The colorful Pepper Martin was born on a Monday in Temple, Oklahoma. Martin was 24 when he broke into the big leagues (April 16, 1928), with the St. Louis Cardinals. Known as the “Wild Horse of the Osage” because of his daring baserunning, Martin is still lauded for his heroics during the 1931 World Series, a Cardinals upset victory over the Philadelphia…
Bill Veeck, the colorful owner of the Browns, Indians and White Sox (twice) and New York Yankees great Tony “Poosh ‘Em Up” Lazzeri are elected to the Hall of Fame by the Veterans Committee. Both elections were posthumous.
Just three days after training camp opens, an extremely frail Dick Howser abandons his attempt to come back from a brain tumor and gives up his position as Kansas City Royals manager. Billy Gardner is named his successor.
1985 Tim Raines is awarded a $1.2 million salary for 1985 by arbitrator John Roberts. This is the largest award to date through the process. The 25-year-old Raines hit .309 for the Expos in 1984 and led all players with 75 stolen bases.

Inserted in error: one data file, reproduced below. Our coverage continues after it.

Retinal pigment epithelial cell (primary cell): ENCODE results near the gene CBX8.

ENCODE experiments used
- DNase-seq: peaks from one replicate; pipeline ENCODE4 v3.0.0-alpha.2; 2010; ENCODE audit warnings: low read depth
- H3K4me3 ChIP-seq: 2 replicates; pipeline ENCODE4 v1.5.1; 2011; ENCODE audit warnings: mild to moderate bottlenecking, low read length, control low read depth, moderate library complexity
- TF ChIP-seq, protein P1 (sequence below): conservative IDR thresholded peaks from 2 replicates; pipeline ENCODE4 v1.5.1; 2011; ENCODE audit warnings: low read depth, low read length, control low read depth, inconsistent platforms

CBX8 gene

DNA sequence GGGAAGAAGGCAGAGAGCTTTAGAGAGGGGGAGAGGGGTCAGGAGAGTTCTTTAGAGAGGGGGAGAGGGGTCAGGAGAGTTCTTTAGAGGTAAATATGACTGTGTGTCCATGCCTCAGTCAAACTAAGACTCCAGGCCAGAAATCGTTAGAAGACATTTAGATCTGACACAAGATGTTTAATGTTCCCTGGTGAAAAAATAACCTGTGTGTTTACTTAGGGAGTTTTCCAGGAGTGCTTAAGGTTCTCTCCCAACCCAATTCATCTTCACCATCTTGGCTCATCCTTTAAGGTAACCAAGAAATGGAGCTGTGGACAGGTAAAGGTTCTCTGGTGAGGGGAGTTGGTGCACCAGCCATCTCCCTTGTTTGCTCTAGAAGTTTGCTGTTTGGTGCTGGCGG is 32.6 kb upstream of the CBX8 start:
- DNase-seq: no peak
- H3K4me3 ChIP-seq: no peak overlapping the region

1960 Walter O’Malley, owner of the Dodgers, completes the purchase of the Chavez Ravine area in Los Angeles by paying $494,000 for property valued at $92,000. It was there that the venerable and still beautiful Dodger Stadium was built. The ball park opened on April 10, 1962.
1916 The Yankees buy Frank “Home Run” Baker from the Athletics for $37,500. He had sat out the 1915 season. He will play six seasons for New York, and equal his seven season home run total from his days in Philadelphia.
48 MLB players invoke the new arbitration procedure established to settle contract differences. Pitcher Dick Woodson (seeking a contract for $29,000) and the Twins (offering $23,000) are the first to present their respective cases to the arbitrator who must decide on one of the amounts presented. Woodson wins.
The NL votes down a proposal by Charlie Ebbets of Brooklyn to impose a limit of 2,000 seats that clubs can sell for 25 cents (equal to $6.25 in 2020). Boston has 10,000 such seats, St. Louis 9,000, Philadelphia 6,500 and Cincinnati 4,000.
Joe DiMaggio signs with the Yankees for $100,000, the first six-figure contract in the major leagues. He will be limited to only 76 games that season, but still hit 14 HRs, 67 RBIs with a .346 batting average.